Regain your focus: Join the attention resistance.

Cal Newport offers specific strategies for using technology, so that doesn’t use me. I took his advice and deleted almost all social media apps from my smartphone. Before, I had Facebook, Messenger, and LinkedIn on my phone. Now, I only have Messenger because that is how my Mom likes to reach me quickly as she doesn’t text. Yes, it does make it more inconvenient to post on Facebook, but that was the point for me. It’s helped me to decrease the mindless surfing of Facebook that sometimes pulled me to my phone.

He also recommends turning devices into single-purpose computers. For example, if I need to write, turn off access to the internet and WiFi.

Focus on leisure instead of mindless technology use.

One of the premises I appreciated in his book is that we regain lots of time once we stop mindless technology use. Newport recommends that we fill that found time with leisure activities. Ideally, ones that involve others in real life or building or making tangible things.

Focus my technology use to help me feel how I want to feel.

Reading Digital Minimalism inspired me to pause and reflect on how my use of technology. I asked myself when technology does and does not help me feel how I want to feel.

Here are some reasons I am grateful to have technology in my life:

  • Technology makes it possible for me to run an online service-based business. This helps me to feel free and creative.
  • Recently, I participated in a video chat in a family reunion taking place in England from my bedroom in Oregon. This helped me to feel a deep connection.
  • I’m a directionally-challenged person. GPS systems in my car and on my phone have changed my life and expanded my horizons of places I’m willing to adventure to on my own. This helps me to feel free.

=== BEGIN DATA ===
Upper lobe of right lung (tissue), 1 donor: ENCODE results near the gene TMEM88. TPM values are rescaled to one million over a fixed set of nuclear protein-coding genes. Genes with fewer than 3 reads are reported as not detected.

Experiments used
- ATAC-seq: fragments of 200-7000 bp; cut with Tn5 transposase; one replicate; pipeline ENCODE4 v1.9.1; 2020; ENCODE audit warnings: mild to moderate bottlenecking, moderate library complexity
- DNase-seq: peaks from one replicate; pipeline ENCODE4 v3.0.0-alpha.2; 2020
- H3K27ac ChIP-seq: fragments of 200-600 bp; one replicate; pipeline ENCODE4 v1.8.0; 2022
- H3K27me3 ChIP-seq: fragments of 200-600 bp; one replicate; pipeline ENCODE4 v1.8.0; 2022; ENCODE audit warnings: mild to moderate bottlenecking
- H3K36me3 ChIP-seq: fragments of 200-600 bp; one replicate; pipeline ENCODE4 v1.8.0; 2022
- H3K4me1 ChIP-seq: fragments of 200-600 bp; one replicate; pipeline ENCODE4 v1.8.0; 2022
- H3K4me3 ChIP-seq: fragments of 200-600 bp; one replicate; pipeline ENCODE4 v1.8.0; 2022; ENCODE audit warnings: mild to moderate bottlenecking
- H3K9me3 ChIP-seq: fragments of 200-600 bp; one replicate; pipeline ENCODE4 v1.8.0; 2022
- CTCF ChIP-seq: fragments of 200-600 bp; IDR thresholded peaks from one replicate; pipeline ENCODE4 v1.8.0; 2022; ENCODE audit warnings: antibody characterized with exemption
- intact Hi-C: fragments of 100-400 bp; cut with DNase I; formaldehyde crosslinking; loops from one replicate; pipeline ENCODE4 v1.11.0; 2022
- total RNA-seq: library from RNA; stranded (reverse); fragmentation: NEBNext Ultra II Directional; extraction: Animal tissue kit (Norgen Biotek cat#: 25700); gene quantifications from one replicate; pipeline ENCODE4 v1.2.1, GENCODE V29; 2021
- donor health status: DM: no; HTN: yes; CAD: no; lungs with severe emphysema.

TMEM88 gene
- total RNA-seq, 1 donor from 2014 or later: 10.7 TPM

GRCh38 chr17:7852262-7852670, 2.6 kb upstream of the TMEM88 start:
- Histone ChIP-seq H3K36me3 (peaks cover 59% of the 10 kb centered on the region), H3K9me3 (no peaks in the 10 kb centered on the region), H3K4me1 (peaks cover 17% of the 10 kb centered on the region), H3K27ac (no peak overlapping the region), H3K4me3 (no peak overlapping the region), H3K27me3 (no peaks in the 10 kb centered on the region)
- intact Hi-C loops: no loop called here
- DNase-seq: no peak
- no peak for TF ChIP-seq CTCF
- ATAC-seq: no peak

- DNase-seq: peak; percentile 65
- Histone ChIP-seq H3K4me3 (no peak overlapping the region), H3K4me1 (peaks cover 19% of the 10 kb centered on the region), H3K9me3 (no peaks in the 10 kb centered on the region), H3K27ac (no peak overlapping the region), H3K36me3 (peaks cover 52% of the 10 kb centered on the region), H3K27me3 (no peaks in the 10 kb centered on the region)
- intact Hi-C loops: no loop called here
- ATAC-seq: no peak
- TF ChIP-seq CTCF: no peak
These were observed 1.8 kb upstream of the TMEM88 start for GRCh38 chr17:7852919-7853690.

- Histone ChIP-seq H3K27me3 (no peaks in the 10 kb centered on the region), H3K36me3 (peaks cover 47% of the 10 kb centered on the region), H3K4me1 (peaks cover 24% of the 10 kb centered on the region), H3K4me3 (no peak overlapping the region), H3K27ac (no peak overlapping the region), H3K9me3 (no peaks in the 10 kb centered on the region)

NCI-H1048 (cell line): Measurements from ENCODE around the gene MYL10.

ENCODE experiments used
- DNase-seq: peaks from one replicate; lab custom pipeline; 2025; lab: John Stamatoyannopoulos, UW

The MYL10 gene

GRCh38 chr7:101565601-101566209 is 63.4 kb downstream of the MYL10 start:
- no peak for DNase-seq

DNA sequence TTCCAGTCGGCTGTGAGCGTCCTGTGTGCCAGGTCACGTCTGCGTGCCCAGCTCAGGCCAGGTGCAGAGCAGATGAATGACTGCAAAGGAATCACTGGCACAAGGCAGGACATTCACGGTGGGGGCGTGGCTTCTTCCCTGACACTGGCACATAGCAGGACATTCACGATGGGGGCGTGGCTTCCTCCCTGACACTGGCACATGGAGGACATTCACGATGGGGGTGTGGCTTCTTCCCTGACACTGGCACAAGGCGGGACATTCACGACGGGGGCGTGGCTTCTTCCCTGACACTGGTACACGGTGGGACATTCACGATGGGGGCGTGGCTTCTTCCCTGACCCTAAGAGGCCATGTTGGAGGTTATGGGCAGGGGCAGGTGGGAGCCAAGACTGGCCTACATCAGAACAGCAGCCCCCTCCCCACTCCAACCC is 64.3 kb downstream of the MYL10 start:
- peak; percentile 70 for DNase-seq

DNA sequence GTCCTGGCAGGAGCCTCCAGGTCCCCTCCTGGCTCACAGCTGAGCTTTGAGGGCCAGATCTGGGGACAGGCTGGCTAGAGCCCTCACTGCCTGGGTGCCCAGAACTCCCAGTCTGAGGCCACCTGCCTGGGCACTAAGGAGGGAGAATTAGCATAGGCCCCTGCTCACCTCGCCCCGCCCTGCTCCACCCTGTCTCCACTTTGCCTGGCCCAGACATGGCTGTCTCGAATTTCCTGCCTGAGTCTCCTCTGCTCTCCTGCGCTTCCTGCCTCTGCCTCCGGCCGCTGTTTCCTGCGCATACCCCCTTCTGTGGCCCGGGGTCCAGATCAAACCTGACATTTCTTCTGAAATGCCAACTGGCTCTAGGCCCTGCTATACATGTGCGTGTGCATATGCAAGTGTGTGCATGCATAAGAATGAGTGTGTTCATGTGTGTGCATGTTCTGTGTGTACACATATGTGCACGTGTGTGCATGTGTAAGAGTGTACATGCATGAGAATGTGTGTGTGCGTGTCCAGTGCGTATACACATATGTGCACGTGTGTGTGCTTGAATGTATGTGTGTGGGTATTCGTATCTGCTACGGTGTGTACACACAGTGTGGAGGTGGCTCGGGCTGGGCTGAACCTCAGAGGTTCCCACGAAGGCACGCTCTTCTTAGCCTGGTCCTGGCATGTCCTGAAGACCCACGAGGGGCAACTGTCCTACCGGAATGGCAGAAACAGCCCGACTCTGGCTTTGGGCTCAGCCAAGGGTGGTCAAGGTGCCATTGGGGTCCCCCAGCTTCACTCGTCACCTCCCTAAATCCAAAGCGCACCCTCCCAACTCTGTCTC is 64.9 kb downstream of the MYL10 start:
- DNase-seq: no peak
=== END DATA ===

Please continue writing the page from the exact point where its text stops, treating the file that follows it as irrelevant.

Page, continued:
• One of my core desired feelings is curious. The internet, with knowledge at my fingertips, helps me to satisfy my curiosity. In fact, I have to be careful not to indulge my curiosity too much.
  • Writing is the primary way I express my desire to feel creative. I can’t imagine writing longhand anymore. Plus, I love sharing articles I write online.

My technology stop doing list.

When I reflected on my technology use, I discovered several areas of dissatisfaction. This inspired me to create a stop doing lists to help me manage my relationship with all my gadgets. Here are some items from my list:

Don’t allow phones to disturb mealtimes.

Sesame Street produced a public service announcement on this topic, which I hope you enjoy as much as I did.

Stop tracking.

I admit I went a bit overboard in tracking my life with apps. At first, the data inspired me to make changes. I tracked my sleep and exercise using a Misfit. I created a virtual closet and tracked my outfits with the app Stylebook. I also took lots of photos of events to post on social media.